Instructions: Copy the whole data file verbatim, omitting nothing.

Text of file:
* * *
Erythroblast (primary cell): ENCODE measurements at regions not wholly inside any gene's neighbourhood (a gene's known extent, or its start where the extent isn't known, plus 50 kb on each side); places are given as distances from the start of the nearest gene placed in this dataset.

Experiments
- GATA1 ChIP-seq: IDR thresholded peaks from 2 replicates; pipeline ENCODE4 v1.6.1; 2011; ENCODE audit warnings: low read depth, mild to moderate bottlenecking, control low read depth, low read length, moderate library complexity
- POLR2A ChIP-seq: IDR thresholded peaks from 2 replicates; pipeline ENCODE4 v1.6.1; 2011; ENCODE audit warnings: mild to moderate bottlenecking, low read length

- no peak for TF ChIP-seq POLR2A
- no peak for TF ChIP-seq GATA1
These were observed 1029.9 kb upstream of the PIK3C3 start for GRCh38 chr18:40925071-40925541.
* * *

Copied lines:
Erythroblast (primary cell): ENCODE measurements at regions not wholly inside any gene's neighbourhood (a gene's known extent, or its start where the extent isn't known, plus 50 kb on each side); places are given as distances from the start of the nearest gene placed in this dataset.

Experiments
- GATA1 ChIP-seq: IDR thresholded peaks from 2 replicates; pipeline ENCODE4 v1.6.1; 2011; ENCODE audit warnings: low read depth, mild to moderate bottlenecking, control low read depth, low read length, moderate library complexity
- POLR2A ChIP-seq: IDR thresholded peaks from 2 replicates; pipeline ENCODE4 v1.6.1; 2011; ENCODE audit warnings: mild to moderate bottlenecking, low read length

- no peak for TF ChIP-seq POLR2A
- no peak for TF ChIP-seq GATA1
These were observed 1029.9 kb upstream of the PIK3C3 start for GRCh38 chr18:40925071-40925541.